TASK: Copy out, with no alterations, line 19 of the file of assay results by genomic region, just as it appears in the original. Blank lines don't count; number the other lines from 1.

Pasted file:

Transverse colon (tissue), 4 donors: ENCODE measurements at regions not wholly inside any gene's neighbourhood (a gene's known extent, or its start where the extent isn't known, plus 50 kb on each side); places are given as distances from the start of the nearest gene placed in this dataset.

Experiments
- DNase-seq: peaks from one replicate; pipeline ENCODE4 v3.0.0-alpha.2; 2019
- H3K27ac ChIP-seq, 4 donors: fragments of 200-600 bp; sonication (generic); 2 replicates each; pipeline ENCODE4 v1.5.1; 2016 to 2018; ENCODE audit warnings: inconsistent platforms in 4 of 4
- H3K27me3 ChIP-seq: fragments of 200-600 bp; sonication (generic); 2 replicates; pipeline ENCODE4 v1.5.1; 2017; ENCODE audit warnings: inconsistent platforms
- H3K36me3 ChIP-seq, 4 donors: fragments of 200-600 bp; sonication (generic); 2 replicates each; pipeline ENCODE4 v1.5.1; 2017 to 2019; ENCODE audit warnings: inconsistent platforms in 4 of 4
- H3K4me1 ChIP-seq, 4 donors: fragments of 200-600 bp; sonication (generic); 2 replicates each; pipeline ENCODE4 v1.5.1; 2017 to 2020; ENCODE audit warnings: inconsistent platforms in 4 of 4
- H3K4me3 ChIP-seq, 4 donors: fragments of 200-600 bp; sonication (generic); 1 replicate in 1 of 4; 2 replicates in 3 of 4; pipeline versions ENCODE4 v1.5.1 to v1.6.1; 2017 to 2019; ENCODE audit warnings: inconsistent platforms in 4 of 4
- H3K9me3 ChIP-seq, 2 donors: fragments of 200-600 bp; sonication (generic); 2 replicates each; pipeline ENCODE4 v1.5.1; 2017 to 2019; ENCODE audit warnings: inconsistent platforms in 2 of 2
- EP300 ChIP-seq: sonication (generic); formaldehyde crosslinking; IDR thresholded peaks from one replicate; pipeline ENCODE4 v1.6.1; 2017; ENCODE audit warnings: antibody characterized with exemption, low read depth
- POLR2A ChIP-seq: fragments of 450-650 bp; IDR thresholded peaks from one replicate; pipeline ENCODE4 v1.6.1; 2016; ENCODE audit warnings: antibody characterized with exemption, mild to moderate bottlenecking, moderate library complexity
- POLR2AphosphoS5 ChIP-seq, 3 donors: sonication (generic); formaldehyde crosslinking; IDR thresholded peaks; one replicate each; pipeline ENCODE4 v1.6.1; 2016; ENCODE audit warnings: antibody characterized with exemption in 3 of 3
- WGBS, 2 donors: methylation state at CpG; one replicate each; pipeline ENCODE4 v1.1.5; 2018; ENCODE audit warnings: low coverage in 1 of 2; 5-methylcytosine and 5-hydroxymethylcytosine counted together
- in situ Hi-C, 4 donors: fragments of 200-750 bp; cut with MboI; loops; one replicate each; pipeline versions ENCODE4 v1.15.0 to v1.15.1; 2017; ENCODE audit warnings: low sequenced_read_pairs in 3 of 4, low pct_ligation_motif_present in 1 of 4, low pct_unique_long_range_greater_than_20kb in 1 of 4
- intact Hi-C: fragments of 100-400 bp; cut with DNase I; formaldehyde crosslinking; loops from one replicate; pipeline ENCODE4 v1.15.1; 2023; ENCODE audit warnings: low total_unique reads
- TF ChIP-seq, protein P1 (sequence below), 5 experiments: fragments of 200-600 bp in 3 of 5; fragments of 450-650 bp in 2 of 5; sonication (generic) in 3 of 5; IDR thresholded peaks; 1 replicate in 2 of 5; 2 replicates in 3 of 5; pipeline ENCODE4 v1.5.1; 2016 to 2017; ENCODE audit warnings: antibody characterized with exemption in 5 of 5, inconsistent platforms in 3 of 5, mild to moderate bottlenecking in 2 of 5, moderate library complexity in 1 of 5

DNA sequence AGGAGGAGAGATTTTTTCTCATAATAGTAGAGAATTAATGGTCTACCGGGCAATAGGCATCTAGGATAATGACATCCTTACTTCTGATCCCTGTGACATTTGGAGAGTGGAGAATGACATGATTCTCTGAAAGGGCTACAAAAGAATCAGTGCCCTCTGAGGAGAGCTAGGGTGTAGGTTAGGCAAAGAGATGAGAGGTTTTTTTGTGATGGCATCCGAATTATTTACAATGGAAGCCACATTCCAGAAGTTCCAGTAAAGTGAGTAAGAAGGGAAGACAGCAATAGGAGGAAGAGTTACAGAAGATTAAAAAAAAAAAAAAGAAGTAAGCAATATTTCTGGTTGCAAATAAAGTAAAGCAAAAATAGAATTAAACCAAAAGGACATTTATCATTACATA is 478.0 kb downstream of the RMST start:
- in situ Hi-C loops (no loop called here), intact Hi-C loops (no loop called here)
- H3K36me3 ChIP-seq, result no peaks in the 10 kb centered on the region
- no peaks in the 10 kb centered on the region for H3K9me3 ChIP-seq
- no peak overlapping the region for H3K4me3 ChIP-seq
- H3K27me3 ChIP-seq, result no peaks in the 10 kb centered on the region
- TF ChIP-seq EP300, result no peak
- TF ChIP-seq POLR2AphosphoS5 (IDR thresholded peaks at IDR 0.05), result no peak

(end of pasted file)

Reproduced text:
- H3K36me3 ChIP-seq, result no peaks in the 10 kb centered on the region